The Alfred Wegener Institute for Polar and Marine Research: Polar and Marine research are central themes of Global system and Environmental Science. The Alfred Wegener Institute conducts research in the Arctic, the Antarctic and at temperate latitudes. It coordinates Polar research in Germany and provides both the necessary equipment and the essential logistic back up for polar expeditions. Recent additional research themes include North Sea Research, contributions to Marine Biological Monitoring, Marine Pollution Research, Investigation of naturally occuring marine substances and technical marine developments.

The Institute was established as a public foundation in 1980. The Foundation Alfred Wegener Institute for Polar and Marine Research includes the Alfred Wegener Institute in Bremerhaven the Potsdam Research Unit (1992), the Biologische Anstalt Helgoland and the Wadden Sea Station Sylt. It is a member of the Helmholtz Association of German Research Centres; the German Federal Ministry of Education and Research (BMBF) covers 90% of financing, the state of Bremen 8% and the states of Brandenburg and Schleswig-Holstein provide 1% each. The Foundation employs over 900 staff and has a total budget of 100 million Euro in 2005.


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Comments 1 to 10:

  1. "Are you reluctant to ask a "dumb question" on a comment thread for fear of being lectured to by one or more of members of the SkS author team?" No, but sometimes I don't post on a comment thread when there are too many comments and there's already a conversation going.
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  2. I have been intimidated by the knowledge shown on this site. It was then I realised that I just did not know. On looking at wuwt I found this gem. Heat from the sun cannot get into the ocean due to surface tension! You blokes are doing it all wrong as you should let the scientific illiterati just say nonsense. That way they are all happy calling all outsiders nasty names from an enclave of idiocy! Bert
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  3. About the issue of the week: No, no fear of getting lectured. Mostly I just feel I have nothing to add. Bert from Eltham at 13:47 PM on 14 May, 2012 wuwt has many of those. And they all nod along as long as it sounds vaguely anti-Hansen, anti-Gore, anti-Michael Mann...
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  4. Hi guys, love the site, long time reader first time poster! I don't have enough confidence to ask a question as I feel my knowledge level is not high. Is there a 101 section? Keep up the good work!
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    Moderator Response: Welcome! At the top of the Home page, click the big button "Newcomers Start Here." After you've read that page, click the big button "The Big Picture." Comments must be on the appropriate thread, but if you are uncertain which thread that is, you can either pick the most apparently relevant one from the Arguments list (click the "Arguments" link at the left end of the blue horizontal bar across the top of the page), or use the Search function that is just under that link.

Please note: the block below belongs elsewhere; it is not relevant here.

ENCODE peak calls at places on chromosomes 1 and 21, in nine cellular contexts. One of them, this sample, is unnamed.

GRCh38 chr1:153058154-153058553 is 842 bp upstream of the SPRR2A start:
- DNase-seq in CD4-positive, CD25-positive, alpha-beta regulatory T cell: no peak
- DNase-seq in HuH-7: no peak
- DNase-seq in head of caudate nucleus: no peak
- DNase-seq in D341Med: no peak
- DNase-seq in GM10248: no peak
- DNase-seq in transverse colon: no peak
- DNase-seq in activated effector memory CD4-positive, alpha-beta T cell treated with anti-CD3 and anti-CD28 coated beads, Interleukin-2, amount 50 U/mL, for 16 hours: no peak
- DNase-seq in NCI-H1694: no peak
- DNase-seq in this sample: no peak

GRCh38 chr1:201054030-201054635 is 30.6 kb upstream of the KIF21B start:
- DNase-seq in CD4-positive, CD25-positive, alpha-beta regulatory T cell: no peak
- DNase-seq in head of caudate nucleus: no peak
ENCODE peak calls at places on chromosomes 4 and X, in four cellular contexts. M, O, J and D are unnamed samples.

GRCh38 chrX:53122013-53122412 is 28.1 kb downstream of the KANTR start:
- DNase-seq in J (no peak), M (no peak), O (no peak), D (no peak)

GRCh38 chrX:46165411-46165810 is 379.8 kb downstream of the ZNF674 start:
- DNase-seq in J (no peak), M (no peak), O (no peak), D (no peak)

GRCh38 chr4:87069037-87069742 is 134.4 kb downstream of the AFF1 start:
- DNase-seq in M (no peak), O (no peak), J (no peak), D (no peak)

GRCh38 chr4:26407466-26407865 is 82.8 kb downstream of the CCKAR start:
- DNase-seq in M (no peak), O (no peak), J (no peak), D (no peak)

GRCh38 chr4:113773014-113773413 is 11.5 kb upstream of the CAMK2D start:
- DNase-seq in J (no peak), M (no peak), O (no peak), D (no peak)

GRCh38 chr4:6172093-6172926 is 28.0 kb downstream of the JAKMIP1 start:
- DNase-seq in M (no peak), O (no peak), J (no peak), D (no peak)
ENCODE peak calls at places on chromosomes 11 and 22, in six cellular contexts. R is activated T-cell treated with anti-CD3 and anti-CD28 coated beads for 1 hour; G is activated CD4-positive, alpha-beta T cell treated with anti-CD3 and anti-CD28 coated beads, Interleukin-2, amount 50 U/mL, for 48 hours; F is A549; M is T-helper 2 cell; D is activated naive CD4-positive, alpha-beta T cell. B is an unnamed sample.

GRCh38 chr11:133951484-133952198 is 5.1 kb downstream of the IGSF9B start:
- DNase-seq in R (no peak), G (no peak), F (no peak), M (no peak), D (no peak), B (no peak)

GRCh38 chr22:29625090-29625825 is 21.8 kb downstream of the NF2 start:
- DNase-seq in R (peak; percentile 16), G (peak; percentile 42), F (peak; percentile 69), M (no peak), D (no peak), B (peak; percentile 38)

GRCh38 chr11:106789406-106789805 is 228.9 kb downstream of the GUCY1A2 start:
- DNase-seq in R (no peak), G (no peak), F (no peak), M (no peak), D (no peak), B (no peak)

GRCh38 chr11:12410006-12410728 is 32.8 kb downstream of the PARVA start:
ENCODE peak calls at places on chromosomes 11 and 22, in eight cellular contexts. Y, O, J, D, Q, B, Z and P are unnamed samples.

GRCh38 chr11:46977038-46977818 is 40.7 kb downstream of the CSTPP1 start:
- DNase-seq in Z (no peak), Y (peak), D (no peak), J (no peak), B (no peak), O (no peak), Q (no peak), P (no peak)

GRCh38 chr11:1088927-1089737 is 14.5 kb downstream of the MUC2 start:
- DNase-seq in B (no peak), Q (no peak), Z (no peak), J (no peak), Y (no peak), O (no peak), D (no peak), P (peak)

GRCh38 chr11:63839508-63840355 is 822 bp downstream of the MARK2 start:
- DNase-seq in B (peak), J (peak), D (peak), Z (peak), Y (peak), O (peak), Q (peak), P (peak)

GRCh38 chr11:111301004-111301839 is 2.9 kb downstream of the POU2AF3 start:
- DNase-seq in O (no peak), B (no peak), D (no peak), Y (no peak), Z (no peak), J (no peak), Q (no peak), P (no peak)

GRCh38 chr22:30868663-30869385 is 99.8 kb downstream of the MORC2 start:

5. Issue of the Week: I think the authors and the people that comment here are great examples of civility and are excellent teachers. One just has to look at the succinct clarity in the 170 or so articles covering climate science myths to see what a great teaching service is provided. Some might feel intimidated if they see comments from someone that has no interest in learning about the peer review literature, but that isn't Skep Sci's fault. I have seen many examples of Skep Sci trying to put the science in understandable terms when posed a question from a non-expert. As an engineer, I have learned quite a bit, though I only pop in once in a great while to post my thoughts..
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  6. Nope, not intimidated. Pete
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  7. Not intimidated - just a tad our of my depth. I'm aware of how little I know, and don't know that my 2c can actually add anything worthwhile. However, I think I want to start asking people on both sides of this non-debate what their childhoods were like. I think the "religious fervour" aspect has it's roots way back...
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  8. Help - edit - "out" not "our"
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  9. Hate to be a wet rag, but some of our denier friends will spin the cartoon into some kind of death threat. In any case, I don't think calling people stupid is the best way to win them over.
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  10. There is a good series of programmes on BBC R4 Tuesday mornings (over three weeks) covering extinction events. The first one (available on their 'listen again feature') cites global warming as a major player and compares the current meteoric rise in CO2 with the glacial rise during these events. Next week's programme is going to investigate whether we are experiencing another extinction event. It might be an idea to post a link to each of them. As for issue of the week - my answer is 'no', I think this site has a lot to be proud of, especially the courtesy and profesionalism it displays.